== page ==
To investigate the involvement of ppuI in AHL biosynthesis in PCL1445 and of rsaL in regulation of AHL biosynthesis in PCL1445, AHL production by strains PCL1445, PCL1636 (ppuI), PCL1636 harboring pMP7565 (ppuI), PCL1638 (rsaL), and PCL1638 harboring pMP7587 (rsaL) was examined by TLC analysis. Control vector pME6010 did not influence the AHL production, which remained the same as that of the wild type without pME6010 (Fig. (Fig.1C,1C, lane 2). Mutant PCL1636 (ppuI) showed a total absence of AHL production (Fig. (Fig.1C,1C, lane 3). AHL production by PCL1636 (ppuI) was restored by introduction of pMP7565 harboring a functional ppuI gene (Fig. (Fig.1C,1C, lane 4). Finally, introduction of a mutation into rsaL (PCL1638) had a strongly positive effect on the production of AHLs by PCL1445 (Fig. (Fig.1C,1C, lane 5). The AHL production by PCL1628 (rsaL) decreased dramatically compared to that of the wild type following introduction of pMP7587 harboring a functional rsaL gene (Fig. (Fig.1C,1C, lane 6).

Effect of ppu quorum-sensing system on biofilm formation by PCL1445.

Biofilm formation on PVC titer wells by PCL1445 and its mutants PCL1633 (psoA), PCL1636 (ppuI), PCL1637 (ppuR), and PCL1638 (rsaL) was measured at various times after inoculation (Fig. (Fig.4A).4A). The size of the biofilms formed by mutants PCL1636 (ppuI) and PCL1637 (ppuR) was comparable to that of the putisolvin-deficient mutant (PCL1633) and considerably thicker than that of the wild type (Fig. (Fig.4A).4A). To monitor the surfactant activity of the bacterial cells in the titer wells, culture samples were analyzed by the drop-collapsing assay. An index ranging from 0 to 4 was used to quantify biosurfactant production by bacterial cells in the biofilm assay (Fig. (Fig.4E).4E). PCL1636 (ppuI) and PCL1637 (ppuR) did not have any detectable biosurfactant activity (Fig. (Fig.4B).4B). Analysis of PCL1638 (rsaL) showed that biofilm formation decreased 1.5-fold compared to the wild-type strain (Fig. (Fig.4A),4A), which correlates with an earlier appearance of biosurfactant activity (visible after 6 h) than that observed for PCL1445 (visible after 10 h) (Fig. (Fig.4B4B).

FIG. 4.
Influence of quorum sensing on biofilm formation by P. putida PCL1445 in PVC microtiter wells. Cells of PCL1445 and its quorum-sensing mutant derivatives were incubated in microtiter plates in M63 medium, and their biofilm formation was quantified over ...

The effect of AHLs produced by PCL1445 on its biofilm-forming ability and consequently on the production of biosurfactants was analyzed in two different ways: (i) mutant PCL1636 (ppuI) was transformed with pMP5548 harboring ppuI, and (ii) exogenous 3-oxo-AHL (5 μM) was added to the medium. Biofilms were assayed after 24 h of incubation (Fig. (Fig.4C).4C). Mutants PCL1636 (ppuI) (Fig. (Fig.4C,4C, bar e) and PCL1633 (psoA) (Fig. (Fig.4C,4C, bar d) form thicker biofilms than the wild type (Fig. (Fig.4C,4C, bar b). Introduction of pMP5548 into PCL1636 (ppuI) restored biosurfactant production (Fig. (Fig.4D,4D, lane f) and decreased biofilm formation to the same level as that reached by PCL1445 (Fig. (Fig.4C,4C, bar f). Exogenous 3-oxo-C12-AHL signaling molecules also appeared to be able to stimulate production of biosurfactant by ppuI mutants (Fig. (Fig.4D,4D, lane j) and reduce the thickness of the biofilm (Fig. (Fig.4C,4C, bar j).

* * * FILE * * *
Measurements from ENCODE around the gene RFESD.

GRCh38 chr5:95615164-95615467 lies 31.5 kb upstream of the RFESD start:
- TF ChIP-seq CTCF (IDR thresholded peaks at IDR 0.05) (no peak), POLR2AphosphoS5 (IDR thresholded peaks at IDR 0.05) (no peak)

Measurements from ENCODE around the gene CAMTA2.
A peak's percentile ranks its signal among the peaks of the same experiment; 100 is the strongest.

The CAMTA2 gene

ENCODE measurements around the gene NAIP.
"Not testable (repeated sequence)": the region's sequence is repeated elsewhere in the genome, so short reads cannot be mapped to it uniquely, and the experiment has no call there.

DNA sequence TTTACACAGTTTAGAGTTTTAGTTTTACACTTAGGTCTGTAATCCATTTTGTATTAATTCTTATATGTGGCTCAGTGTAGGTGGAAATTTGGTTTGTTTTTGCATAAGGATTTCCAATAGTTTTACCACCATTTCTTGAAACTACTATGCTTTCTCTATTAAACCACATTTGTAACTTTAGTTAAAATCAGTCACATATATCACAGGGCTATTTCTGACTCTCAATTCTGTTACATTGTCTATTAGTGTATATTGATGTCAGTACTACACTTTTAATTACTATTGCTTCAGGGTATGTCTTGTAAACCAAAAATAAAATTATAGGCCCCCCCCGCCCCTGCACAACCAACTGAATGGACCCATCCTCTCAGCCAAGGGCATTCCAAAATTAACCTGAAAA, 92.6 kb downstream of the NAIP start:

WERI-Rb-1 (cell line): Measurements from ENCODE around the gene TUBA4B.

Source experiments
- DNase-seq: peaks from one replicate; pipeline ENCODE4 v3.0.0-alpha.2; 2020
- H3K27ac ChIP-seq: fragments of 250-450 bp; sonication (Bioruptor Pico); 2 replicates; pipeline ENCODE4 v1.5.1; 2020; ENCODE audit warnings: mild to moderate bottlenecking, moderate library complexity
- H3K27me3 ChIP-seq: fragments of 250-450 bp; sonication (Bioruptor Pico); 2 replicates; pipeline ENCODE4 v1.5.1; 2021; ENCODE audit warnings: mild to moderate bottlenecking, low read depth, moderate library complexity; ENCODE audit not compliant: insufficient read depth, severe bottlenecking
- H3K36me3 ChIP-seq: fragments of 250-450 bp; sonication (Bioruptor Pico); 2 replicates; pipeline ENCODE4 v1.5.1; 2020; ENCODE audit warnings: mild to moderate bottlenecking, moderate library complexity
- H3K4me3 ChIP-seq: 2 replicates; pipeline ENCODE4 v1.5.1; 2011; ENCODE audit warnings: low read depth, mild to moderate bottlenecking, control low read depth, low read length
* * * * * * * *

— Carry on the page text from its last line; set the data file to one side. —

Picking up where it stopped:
DISCUSSION

P. putida PCL1445 produces two cyclic lipopeptide biosurfactants (putisolvin I and II), which inhibit biofilm formation and degrade existing Pseudomonas biofilms (21). Initiation of putisolvin production starts at the onset of stationary phase (21), suggesting that putisolvin biosynthesis might be regulated by population density, which would imply that putisolvins are regulating the formation and thickness of the biofilm after the initial formation steps of the biofilm at high bacterial cell density. The aim of this work was to determine whether quorum sensing is regulating production of the cyclic lipopeptides putisolvin I and II by P. putida PCL1445 and, consequently, biofilm formation.

Using several bacterial reporter strains for the detection of AHLs we showed that PCL1445 produces at least four different inducing compounds, which are migrating at the same positions as 3-oxo-C6-, 3-oxo-C8-, 3-oxo-C10-, and 3-oxo-C12-AHL on TLC (Fig. (Fig.1).1). Two of these compounds, 3-oxo-C10- and 3-oxo-C12-AHLs, were shown to restore psoA promoter activity in double-mutant PCL1639 (ppuI/psoA) (Table (Table2).2). The AHLs lacking the 3-oxo group did not stimulate the psoA promoter (Table (Table2).2). Furthermore, we detected a palindromic sequence in the promoter region of psoA similar to the regulatory lux box (Fig. (Fig.2B),2B), the presence of which is typical for genes under control of quorum sensing.

Regulation via quorum sensing involves a LuxI (homologous) protein, which directs the synthesis of signaling molecules, and the cognate transcriptional regulator LuxR, which binds to the operator of the target regulated gene. In strain PCL1445, a luxI homologous gene was identified as ppuI, and a luxR homologous gene was identified as ppuR (Fig. (Fig.2A).2A). The ppuI and ppuR genes are transcribed in the same direction and separated by rsaL, which is transcribed in the opposite direction (Fig. (Fig.2A).2A). RsaL was reported to play a role in the repression of lasI of P. aeruginosa (6) and of ppuI of P. putida WCS358 (1). A highly conserved palindromic sequence (lux box) was identified in the promoter regions of the ppuI and ppuR genes (Fig. (Fig.2A).2A). Such a regulatory element is thought to represent the binding site for the LuxR homolog after activation by binding the appropriate AHL. The genetic organization of the ppu-rsaL-ppuR locus of PCL1445 is identical to that of the loci identified in P. putida IsoF (33) and P. putida WCS358 (1). Although the ppuI-rsaL-ppuR locus was reported to be involved in biofilm formation by P. putida IsoF, the molecular mechanism could not be explained (33). Members of the luxI and luxR families usually show weak homologies. The ppuI/ppuR quorum-sensing system is not widespread among P. putida members but seems to be evolutionarily well conserved and might regulate similar genes (33).